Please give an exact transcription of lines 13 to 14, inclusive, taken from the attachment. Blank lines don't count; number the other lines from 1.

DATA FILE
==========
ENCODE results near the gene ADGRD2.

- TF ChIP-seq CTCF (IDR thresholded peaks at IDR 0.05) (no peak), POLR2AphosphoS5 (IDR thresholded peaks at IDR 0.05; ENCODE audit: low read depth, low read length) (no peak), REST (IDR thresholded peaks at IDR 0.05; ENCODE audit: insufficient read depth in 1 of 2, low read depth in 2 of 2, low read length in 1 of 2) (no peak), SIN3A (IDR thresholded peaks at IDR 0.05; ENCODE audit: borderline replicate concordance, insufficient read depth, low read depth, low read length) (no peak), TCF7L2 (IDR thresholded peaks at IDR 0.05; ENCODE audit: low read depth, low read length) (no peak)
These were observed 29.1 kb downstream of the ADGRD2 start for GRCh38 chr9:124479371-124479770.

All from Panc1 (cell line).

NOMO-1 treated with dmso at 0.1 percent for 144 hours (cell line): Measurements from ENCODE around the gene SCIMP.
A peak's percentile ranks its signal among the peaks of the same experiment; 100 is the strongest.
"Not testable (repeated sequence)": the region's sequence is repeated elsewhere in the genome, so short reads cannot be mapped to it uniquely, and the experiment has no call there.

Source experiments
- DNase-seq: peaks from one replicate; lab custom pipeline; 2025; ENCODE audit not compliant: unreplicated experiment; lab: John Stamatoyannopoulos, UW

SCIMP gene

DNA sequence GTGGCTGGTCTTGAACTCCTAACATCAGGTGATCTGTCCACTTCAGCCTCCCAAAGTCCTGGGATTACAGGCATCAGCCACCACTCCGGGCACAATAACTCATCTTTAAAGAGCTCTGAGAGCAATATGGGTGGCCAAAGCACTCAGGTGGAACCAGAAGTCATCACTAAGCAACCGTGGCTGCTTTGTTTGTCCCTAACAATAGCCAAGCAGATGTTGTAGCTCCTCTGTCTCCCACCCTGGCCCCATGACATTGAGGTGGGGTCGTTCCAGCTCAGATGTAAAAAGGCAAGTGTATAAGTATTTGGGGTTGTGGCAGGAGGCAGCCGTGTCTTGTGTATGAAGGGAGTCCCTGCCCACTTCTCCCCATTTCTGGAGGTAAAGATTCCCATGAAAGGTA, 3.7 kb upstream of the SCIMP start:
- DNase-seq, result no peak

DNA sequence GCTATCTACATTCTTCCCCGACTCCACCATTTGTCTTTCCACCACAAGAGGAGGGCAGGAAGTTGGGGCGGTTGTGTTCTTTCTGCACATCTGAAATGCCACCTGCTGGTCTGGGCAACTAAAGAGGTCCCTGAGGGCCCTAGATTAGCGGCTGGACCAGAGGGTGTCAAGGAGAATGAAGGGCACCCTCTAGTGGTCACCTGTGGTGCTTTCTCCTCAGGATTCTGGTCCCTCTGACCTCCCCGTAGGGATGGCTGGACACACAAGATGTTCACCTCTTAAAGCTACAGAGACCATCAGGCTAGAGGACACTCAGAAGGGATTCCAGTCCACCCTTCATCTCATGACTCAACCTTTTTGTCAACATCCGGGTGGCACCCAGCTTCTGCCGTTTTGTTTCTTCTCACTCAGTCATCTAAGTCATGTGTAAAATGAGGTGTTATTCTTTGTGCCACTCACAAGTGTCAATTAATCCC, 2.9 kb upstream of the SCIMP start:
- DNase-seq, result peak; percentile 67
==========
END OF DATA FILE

DNA sequence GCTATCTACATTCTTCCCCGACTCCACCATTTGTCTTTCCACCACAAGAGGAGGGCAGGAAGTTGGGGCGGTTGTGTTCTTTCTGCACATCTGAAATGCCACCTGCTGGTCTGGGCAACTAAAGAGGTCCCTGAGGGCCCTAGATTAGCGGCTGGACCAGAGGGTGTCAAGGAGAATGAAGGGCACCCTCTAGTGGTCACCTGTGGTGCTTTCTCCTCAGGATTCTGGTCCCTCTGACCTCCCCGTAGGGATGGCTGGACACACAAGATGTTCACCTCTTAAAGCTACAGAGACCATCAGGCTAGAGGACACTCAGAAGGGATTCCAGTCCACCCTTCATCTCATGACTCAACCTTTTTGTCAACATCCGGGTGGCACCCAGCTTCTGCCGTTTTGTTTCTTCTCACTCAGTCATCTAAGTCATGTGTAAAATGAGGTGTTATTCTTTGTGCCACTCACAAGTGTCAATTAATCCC, 2.9 kb upstream of the SCIMP start:
- DNase-seq, result peak; percentile 67